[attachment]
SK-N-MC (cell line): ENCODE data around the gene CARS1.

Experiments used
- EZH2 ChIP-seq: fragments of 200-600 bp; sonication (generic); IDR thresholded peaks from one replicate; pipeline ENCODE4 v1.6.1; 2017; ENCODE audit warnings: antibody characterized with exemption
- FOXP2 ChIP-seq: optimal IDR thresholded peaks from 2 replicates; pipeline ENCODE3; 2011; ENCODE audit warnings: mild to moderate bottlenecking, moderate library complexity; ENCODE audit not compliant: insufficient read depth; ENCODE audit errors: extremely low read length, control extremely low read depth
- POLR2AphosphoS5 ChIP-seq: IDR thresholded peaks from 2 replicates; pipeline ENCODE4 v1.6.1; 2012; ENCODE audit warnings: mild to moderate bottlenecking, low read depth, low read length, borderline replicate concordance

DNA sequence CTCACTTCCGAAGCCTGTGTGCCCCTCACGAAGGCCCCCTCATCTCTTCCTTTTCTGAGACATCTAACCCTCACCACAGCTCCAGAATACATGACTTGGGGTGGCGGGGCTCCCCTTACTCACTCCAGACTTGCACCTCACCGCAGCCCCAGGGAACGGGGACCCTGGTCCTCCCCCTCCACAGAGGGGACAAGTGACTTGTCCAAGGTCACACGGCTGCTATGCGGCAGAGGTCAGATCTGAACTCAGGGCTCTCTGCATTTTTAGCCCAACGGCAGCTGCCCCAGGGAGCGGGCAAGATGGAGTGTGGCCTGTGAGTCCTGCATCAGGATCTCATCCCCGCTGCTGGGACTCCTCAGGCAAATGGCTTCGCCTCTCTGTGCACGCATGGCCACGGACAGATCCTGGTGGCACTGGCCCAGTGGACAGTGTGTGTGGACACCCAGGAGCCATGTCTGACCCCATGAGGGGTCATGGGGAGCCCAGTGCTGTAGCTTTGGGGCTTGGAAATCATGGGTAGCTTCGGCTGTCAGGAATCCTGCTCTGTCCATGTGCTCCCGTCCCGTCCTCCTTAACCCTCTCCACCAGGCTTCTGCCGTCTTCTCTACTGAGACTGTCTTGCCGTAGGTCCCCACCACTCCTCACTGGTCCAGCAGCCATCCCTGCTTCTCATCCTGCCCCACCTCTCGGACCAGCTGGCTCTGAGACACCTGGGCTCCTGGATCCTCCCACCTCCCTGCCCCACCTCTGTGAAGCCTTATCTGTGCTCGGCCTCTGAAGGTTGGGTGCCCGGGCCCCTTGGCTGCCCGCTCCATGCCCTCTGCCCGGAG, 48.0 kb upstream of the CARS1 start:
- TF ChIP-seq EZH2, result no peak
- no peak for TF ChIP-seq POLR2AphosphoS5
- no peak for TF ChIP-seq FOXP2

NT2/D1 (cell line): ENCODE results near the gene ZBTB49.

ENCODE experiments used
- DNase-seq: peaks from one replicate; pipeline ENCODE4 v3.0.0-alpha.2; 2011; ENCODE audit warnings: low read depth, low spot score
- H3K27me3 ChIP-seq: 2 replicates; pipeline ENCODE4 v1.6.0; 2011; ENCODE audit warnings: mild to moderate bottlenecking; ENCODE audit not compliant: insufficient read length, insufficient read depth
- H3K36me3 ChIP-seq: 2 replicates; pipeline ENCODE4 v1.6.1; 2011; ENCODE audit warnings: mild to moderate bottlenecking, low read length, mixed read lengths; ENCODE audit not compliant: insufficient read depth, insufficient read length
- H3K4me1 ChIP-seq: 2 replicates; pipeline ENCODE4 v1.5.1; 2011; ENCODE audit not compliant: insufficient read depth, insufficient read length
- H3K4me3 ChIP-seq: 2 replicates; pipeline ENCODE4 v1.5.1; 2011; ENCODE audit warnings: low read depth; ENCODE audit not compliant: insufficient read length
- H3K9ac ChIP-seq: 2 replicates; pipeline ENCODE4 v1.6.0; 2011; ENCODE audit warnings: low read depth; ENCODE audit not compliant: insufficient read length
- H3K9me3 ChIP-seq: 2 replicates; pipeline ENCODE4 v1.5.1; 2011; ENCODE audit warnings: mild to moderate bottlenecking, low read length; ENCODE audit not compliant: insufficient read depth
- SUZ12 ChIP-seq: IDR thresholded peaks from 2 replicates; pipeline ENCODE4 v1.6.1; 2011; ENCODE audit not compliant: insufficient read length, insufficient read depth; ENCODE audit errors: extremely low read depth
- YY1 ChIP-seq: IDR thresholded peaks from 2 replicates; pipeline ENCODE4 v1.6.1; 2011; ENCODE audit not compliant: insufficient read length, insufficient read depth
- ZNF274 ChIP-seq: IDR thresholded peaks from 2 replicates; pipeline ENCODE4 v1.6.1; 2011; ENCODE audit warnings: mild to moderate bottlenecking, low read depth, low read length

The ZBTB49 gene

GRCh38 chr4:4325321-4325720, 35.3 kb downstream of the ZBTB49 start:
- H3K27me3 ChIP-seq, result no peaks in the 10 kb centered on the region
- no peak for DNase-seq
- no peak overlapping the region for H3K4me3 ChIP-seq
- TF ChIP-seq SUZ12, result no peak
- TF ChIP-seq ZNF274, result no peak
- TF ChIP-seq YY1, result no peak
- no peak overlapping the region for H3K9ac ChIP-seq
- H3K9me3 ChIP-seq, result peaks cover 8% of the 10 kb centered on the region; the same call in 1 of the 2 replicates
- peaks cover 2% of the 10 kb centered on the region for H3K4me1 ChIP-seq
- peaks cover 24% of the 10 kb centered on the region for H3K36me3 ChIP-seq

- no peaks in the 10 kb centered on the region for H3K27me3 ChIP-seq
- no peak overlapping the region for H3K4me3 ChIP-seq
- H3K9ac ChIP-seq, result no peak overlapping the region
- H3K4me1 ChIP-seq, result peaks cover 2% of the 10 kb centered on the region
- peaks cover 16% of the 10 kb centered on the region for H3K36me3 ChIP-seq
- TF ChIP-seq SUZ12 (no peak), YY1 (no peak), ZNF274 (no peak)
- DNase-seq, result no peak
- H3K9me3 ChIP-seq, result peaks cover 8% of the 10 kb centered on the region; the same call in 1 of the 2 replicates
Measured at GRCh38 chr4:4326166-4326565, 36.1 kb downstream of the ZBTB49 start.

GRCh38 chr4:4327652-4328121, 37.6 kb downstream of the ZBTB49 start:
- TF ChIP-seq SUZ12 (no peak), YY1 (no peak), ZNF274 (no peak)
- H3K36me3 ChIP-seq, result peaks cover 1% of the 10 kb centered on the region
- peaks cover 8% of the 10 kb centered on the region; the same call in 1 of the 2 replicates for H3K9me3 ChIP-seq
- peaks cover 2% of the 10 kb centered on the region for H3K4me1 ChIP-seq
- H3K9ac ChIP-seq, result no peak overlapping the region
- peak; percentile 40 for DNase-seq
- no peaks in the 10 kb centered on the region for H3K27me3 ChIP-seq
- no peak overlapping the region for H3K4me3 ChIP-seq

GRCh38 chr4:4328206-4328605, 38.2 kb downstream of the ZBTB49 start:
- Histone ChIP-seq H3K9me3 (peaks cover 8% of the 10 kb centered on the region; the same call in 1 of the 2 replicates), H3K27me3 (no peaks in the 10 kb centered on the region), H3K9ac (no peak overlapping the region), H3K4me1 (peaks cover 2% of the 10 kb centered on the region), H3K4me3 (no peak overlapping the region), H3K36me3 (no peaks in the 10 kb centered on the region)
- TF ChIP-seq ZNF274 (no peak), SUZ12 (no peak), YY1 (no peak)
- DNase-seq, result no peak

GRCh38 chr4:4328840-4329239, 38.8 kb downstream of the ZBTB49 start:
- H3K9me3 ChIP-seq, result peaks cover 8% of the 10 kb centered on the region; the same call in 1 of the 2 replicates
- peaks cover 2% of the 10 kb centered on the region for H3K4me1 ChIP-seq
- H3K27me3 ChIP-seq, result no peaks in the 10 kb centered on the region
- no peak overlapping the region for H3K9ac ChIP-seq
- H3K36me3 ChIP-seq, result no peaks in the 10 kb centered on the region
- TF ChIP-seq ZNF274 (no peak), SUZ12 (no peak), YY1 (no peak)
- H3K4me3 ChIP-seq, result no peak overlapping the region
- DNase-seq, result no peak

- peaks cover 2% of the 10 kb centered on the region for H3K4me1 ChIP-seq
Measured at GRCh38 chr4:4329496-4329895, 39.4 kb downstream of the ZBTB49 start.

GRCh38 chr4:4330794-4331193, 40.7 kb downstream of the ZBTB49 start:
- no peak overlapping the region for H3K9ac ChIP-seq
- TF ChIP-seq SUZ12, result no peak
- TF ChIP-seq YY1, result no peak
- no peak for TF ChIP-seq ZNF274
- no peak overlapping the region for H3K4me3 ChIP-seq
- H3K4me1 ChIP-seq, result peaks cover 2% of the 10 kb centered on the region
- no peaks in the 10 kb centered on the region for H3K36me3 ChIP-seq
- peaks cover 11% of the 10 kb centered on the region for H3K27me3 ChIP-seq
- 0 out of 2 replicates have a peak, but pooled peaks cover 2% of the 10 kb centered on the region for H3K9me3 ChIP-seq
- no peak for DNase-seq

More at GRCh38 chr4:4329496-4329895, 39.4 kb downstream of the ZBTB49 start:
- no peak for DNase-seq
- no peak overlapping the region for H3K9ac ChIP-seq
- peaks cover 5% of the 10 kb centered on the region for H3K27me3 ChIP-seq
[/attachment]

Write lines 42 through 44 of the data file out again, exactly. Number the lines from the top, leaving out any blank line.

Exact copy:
Measured at GRCh38 chr4:4326166-4326565, 36.1 kb downstream of the ZBTB49 start.

GRCh38 chr4:4327652-4328121, 37.6 kb downstream of the ZBTB49 start:
- TF ChIP-seq SUZ12 (no peak), YY1 (no peak), ZNF274 (no peak)